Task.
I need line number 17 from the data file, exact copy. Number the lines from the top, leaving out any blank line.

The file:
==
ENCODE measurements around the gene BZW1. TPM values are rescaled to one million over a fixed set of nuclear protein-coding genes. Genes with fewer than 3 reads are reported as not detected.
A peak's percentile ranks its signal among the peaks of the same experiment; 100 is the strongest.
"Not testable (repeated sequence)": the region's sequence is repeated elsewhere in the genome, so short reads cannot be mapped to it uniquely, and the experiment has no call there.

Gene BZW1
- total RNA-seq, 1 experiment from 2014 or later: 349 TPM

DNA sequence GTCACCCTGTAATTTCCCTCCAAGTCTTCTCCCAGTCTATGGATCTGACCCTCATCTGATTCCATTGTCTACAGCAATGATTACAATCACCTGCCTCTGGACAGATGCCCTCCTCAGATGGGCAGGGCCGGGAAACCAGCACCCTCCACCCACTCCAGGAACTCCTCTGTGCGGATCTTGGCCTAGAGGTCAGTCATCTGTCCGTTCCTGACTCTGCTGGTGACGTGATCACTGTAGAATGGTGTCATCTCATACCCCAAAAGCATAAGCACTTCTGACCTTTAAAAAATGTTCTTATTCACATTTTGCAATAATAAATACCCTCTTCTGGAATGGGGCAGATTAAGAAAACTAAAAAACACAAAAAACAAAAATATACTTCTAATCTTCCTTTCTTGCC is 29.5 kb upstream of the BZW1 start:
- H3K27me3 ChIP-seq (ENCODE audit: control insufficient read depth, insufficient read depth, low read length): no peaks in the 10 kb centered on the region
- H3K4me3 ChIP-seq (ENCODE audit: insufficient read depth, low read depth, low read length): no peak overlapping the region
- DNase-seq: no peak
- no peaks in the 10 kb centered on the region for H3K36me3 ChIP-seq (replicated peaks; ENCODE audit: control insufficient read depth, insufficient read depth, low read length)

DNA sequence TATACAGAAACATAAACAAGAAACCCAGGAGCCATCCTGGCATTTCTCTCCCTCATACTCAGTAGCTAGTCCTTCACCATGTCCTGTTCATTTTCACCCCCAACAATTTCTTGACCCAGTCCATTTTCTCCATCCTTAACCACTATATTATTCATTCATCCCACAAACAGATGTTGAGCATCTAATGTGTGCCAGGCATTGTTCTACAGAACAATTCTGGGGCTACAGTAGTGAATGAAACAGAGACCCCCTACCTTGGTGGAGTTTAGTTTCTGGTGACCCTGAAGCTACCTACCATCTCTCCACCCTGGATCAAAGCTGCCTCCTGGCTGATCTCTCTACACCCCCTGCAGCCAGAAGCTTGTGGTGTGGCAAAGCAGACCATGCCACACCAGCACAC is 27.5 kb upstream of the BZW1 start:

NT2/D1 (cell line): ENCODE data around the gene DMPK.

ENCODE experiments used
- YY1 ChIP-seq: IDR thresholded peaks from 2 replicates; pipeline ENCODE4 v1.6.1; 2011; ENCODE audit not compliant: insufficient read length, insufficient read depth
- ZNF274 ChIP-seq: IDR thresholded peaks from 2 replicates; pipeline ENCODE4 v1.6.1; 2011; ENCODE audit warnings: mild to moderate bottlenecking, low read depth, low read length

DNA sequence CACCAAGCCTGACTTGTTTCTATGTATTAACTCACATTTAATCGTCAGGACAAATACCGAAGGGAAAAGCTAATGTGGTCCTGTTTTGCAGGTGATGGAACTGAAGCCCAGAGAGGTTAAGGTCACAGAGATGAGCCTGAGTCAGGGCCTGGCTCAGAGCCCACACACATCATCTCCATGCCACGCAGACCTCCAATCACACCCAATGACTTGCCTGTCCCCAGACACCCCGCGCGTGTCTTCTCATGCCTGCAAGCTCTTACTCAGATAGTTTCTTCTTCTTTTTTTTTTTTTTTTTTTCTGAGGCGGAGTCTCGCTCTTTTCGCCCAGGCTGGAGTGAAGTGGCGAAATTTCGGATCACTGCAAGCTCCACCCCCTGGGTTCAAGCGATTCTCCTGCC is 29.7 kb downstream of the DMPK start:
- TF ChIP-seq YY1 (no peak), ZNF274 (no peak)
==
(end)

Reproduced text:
- TF ChIP-seq YY1 (no peak), ZNF274 (no peak)